Apple Inc. (NASDAQ:AAPL) is sending ripples through the markets – especially the bond market – as one of the world’s most valuable companies, and one with a cash hoard that swallows the market caps of Nokia Corporation (ADR) (NYSE:NOK), Research in Motion Ltd. (NASDAQ:BBRY), Netflix, Inc. (NASDAQ:NFLX) and Amazon.com Inc. (NASDAQ:AMZN) combined – with a little bit of lunch money left over – is preparing a six-step bond offering totaling about $100 billion to help fund both a share buyback program and increased dividend payments to Apple Inc. (NASDAQ:AAPL) shareholders over the next two years.
Apple is one of those global companies with an indelible international fingerprint all over the world’s economy. As such a multinational, it is intuitive to believe that a company such as Apple would have funds outside of the U.S. to help it run its operations in other countries – especially its Apple Inc. (NASDAQ:AAPL) retail stores, the various international iterations of iTunes and iCloud, among others. But could it be possible that Cupertino may have some cash available overseas with which it could use to give back to shareholders over time and still be able to run operations?
Being such a visible company with little history of debt – its last bond offering came in 1996 – and with so much cash on hand (and it brings in about $10-15 billion in cash each quarter, or about one Nokia), this move seems to beg the question – why? In its report detailing the bond offering – where Apple Inc. (NASDAQ:AAPL) will offer bonds with varying maturity dates between 2015 out to 2043 – Bloomberg revealed that Apple currently has more than $100 billion sitting overseas, which would have easily paid for this stockholder allocation campaign by itself.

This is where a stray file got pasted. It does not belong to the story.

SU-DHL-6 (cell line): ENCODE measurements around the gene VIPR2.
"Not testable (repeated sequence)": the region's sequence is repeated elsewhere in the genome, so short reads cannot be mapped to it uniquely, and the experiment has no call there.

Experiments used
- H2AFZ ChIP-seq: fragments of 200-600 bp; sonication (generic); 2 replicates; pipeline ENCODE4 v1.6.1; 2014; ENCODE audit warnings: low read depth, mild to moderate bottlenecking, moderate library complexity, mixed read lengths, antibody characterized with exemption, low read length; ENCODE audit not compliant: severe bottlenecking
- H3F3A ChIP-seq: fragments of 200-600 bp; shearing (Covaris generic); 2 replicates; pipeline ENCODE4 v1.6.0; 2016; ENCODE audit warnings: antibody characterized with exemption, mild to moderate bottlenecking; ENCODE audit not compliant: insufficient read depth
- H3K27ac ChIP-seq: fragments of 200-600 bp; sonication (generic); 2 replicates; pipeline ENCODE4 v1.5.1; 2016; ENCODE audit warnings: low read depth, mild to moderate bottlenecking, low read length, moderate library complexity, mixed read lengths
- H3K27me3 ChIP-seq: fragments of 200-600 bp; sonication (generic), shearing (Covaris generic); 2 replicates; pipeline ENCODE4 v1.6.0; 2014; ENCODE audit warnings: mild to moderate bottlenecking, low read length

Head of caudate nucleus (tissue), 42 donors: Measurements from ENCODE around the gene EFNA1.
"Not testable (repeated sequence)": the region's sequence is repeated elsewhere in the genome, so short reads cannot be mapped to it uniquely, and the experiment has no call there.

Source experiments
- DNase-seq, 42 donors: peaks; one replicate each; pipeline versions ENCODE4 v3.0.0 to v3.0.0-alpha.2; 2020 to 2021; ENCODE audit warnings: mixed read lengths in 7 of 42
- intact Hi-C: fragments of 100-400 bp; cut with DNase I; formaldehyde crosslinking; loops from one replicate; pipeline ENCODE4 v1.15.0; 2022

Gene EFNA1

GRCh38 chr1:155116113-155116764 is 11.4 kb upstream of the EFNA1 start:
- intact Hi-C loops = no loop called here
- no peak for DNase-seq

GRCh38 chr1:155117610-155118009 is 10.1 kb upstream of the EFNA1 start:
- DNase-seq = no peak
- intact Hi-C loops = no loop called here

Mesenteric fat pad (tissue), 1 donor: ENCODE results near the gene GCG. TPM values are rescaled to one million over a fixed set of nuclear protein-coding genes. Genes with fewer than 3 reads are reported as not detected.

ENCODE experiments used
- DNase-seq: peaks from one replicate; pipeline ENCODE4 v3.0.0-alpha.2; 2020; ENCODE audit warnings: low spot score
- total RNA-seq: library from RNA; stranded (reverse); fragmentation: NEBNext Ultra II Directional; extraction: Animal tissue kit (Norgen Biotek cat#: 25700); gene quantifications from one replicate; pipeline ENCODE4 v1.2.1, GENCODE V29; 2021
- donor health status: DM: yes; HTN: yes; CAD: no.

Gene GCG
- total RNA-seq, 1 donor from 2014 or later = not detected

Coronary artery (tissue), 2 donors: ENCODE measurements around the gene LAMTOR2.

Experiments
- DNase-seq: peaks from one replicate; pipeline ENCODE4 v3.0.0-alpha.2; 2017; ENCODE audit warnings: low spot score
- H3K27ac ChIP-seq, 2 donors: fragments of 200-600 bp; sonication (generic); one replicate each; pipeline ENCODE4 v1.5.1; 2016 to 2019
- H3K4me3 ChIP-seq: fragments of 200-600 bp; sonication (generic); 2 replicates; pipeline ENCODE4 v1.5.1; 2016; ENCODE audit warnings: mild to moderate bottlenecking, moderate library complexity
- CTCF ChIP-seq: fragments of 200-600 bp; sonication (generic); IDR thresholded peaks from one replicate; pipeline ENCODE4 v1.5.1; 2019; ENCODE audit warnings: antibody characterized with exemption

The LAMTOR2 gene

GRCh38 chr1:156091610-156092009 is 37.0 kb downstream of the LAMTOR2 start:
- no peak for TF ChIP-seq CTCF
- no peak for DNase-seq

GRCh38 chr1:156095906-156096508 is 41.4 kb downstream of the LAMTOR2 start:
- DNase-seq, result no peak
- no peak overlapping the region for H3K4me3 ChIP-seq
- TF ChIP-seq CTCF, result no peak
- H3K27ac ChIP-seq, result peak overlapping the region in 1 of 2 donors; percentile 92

So why not repatriate the money?
Ah, repatriation. It seems that in this world of political conversations about taxation and tax reform that this debt offering – and the possible reason for it – just might re-start the conversation in earnest.
The topic is repatriation of overseas money – we find it interesting that Apple Inc. (NASDAQ:AAPL) is willing to pay interest on $100 billion in bonds – which may come to about $175 billion if the bonds are taken to maturity – rather than pay the taxes on repatriating its estimated $105 billion in overseas money and use some of its existing cash haul in the U.S. to pay for this reallocation program.
What do you think? For such a large company, does taking out debt for this purpose make sense? What might this move by Apple suggest about repatriation of funds, and should it even be a topic of conversation on Capitol Hill? Give us your thoughts in the comments section below.